These are the most popular suggestions for Golf Keywords generated by WordStream’s Free Keyword Tool. To get have all of these keywords sent to you, simply enter your Email address and click “Email Keywords” below.
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In the early 2010s, acclaimed rapper, producer, director, and fashion designer Tyler, the Creator created a character named Thurnis Haley for his Adult Swim sketch comedy show, Loiter Squad. The character went viral after his television debut, and fans were soon reciting his signature catchphrase like scripture:
“All I do is golf.”
Although Thurnis Haley was a little on the older side and beyond idiosyncratic, his message struck a chord with millions of people across the U.S. He claimed to live a life that so many regularly dreamed about: a life of nothing but golf.
Golf marketers know that competitive and leisurely players alike eagerly await the melting of the winter’s last snow and deeply dread its return in December. What golf marketers may not know is how to master online advertising. That’s why we’re here—to provide actionable advice that’s proven to increase brand visibility, boost conversions, and minimize wasted ad spend.
Let’s talk demographics, courtesy of Statistic Brain data. Over 75% of the 29 million Americans who play golf are men, and 83% of them are at least 40 years old. This handful of numbers is immensely informative for marketers of golf courses and equipment—you should be primarily targeting middle-aged and elderly men. Using the demographics features within Google Ads, you can narrow your reach such that your ads show principally to older men. Doing so will yield several great results: your click-through rates (CTRs) will increase, your costs per click (CPC) will fall, your ad ranks will improve, and your conversion rates (CVRs) will rise.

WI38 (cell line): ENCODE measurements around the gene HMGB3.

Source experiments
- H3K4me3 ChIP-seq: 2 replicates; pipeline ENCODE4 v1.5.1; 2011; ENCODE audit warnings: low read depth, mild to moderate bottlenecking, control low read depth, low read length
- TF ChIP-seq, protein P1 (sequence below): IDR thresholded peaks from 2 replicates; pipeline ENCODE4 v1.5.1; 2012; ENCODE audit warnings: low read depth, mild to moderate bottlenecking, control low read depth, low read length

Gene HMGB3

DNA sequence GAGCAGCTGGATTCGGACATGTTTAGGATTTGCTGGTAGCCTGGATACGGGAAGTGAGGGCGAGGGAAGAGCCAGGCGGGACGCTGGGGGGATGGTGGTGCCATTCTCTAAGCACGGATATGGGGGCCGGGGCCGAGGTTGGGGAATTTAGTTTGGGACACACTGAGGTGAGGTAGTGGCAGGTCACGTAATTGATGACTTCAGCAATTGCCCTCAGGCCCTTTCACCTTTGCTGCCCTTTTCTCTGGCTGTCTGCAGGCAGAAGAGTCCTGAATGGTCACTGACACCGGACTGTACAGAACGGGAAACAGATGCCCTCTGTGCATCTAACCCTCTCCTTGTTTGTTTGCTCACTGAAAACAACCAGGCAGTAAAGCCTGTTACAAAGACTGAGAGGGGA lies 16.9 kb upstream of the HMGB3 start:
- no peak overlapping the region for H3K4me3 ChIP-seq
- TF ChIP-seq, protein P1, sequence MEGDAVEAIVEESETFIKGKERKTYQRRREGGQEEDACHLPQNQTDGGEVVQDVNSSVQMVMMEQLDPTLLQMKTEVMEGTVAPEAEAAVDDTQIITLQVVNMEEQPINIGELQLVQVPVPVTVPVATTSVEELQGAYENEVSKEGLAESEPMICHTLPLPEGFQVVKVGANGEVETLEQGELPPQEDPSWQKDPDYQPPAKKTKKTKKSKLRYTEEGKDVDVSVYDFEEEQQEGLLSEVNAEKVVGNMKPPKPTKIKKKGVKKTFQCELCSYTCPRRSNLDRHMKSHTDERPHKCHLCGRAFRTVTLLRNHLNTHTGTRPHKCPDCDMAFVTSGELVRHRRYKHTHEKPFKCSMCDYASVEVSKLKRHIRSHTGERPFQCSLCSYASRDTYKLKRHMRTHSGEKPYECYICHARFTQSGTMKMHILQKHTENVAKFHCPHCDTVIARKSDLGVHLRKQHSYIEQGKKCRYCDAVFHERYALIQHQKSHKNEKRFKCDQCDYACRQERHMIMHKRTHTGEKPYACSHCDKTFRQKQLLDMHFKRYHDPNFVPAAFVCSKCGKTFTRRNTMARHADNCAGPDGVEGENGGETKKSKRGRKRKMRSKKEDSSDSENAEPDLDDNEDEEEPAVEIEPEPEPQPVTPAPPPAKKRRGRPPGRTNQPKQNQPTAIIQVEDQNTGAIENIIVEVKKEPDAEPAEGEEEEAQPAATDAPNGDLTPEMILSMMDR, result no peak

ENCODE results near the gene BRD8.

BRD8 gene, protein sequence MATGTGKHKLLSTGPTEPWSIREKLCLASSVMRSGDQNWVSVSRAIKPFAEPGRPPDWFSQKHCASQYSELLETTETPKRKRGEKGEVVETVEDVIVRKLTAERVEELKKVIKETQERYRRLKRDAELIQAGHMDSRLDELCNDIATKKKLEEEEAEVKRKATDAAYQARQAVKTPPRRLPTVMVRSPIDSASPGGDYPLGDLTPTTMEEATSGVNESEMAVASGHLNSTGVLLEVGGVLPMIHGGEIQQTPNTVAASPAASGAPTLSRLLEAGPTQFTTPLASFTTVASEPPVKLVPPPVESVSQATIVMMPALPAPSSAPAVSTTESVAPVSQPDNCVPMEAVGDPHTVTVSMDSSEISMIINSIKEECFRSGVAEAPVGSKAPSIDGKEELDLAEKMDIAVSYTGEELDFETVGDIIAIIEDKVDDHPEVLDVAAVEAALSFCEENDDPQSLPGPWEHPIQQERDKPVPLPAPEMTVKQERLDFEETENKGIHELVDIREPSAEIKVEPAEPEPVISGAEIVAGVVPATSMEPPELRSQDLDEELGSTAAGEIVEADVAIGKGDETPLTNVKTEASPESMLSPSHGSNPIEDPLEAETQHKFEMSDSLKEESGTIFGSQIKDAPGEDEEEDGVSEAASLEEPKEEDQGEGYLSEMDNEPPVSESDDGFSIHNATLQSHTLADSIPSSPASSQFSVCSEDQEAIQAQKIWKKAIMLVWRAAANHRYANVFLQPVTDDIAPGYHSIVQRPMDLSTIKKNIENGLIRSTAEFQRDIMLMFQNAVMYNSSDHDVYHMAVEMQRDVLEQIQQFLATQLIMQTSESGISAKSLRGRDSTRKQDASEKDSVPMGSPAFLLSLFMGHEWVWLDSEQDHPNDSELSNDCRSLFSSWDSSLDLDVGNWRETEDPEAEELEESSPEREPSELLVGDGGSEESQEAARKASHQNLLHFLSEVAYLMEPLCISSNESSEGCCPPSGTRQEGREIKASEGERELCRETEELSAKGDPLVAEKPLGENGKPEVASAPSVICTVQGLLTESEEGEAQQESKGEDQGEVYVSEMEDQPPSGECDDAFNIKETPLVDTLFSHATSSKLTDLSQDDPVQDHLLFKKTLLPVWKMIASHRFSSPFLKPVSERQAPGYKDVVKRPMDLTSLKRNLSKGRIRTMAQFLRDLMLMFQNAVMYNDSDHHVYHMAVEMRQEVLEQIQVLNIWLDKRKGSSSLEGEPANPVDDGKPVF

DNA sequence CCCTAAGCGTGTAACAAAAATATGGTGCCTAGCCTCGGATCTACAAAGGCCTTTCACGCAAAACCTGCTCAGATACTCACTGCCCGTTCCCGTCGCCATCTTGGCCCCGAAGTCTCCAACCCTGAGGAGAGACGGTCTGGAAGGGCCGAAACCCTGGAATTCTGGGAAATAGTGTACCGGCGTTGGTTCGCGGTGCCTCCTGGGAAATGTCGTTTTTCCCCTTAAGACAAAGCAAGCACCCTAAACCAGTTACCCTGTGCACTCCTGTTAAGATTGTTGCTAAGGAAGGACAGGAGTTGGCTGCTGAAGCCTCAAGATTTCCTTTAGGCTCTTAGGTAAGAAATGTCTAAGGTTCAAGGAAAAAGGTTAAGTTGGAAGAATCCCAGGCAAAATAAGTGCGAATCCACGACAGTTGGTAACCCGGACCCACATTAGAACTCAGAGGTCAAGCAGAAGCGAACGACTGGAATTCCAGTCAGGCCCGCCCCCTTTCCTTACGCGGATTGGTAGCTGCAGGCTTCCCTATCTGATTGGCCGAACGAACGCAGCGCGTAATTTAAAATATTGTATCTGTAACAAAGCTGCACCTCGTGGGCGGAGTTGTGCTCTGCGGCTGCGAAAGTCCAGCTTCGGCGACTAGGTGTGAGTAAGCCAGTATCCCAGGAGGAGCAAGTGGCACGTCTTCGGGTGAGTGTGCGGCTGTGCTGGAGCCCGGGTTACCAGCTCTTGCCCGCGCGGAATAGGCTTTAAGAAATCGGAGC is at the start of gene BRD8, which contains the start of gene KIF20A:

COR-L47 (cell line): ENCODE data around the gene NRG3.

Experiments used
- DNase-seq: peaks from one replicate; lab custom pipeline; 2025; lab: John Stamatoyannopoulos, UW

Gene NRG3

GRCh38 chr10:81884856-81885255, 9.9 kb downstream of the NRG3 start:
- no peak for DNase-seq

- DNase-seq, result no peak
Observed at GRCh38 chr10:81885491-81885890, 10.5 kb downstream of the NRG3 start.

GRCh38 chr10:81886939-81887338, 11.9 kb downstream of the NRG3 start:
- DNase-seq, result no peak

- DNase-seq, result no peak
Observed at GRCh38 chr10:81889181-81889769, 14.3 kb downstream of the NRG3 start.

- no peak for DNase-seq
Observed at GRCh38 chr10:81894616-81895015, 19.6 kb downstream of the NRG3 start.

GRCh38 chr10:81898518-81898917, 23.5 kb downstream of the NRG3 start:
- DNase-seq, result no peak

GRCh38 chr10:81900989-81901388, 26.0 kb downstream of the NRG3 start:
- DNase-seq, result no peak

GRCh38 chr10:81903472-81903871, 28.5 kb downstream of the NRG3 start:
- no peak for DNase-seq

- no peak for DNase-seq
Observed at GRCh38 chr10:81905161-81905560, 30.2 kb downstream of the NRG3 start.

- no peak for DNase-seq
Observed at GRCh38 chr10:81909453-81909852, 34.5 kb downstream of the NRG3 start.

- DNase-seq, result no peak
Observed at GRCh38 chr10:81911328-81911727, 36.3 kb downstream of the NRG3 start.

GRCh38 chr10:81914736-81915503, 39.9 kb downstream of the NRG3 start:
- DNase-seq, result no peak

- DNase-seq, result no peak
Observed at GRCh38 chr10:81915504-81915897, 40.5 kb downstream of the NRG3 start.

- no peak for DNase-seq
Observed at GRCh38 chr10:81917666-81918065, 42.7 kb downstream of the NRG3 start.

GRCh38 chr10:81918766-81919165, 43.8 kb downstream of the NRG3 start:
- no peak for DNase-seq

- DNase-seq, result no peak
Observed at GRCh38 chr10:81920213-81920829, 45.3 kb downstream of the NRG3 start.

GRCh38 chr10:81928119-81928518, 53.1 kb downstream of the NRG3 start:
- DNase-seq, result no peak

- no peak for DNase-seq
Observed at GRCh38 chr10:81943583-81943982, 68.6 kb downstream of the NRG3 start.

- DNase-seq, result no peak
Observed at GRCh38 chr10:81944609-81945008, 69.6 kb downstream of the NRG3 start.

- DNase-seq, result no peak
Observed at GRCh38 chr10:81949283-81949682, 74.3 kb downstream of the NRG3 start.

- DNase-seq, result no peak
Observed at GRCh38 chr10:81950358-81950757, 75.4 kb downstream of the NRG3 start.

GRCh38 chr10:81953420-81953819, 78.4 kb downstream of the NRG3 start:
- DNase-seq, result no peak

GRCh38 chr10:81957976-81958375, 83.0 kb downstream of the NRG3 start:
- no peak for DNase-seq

All because you took the time to focus on the most relevant audience of prospects.
To that same end, golf marketers should take advantage of Google Ads geo-targeting, too. Statistic Brain reports that 68% of American golfers are homeowners. That number is even higher if you exclude golfers under the age of 30, who are considerably less likely to own homes. Evidently, focusing your ads on suburban and rural prospects is likely to drive the most ROI. Remember—more clicks yields cheaper clicks.
Now that we’ve discussed to whom and where you should target your paid search ads, we should go over some best practices for ad creation.
First things first—those keywords you see above are really, really broad. The core advantage of broad keywords (otherwise known as head terms) is that they drive super high search volume. The flip side of that, however, is that the competition is fierce and the CPCs are high. As such, you need to bid on long-tail keywords—longer, more specific terms that drive lower search volumes at lower costs. For example, bidding on “light weight driver strong grip” rather than simply “driver” will drive more clicks from a more relevant audience. Do some keyword research and see which long-tail terms drive sufficient volume while still giving you a chance.
Additionally, it’s a good idea to incorporate some emotional appeal. Remember that you’re targeting primarily older men. It’s a safe bet that their bodies don’t work quite as well as they used to. Tap into this frustration in your headlines, your description, or both. Try a headline like “Swing Like You’re 25 Again” and a description along the lines of “Don’t let back pain keep you off the course. Use clubs that will keep you aligned and make you feel young again.” These are doubly effective because they demonstrate both empathy and positive sentiment. Test, test, test!
Finally, if you want to drive more organic traffic to your site, consider adding a blog to your website. Here, you can write articles about the latest news and trends in the golf world, along with general lifestyle posts. If you can produce personable, high-quality content that earns links from other websites in the golf industry, you can expect to drive a whole lot more business through the organic search results.
For more online advertising advice, read the WordStream blog.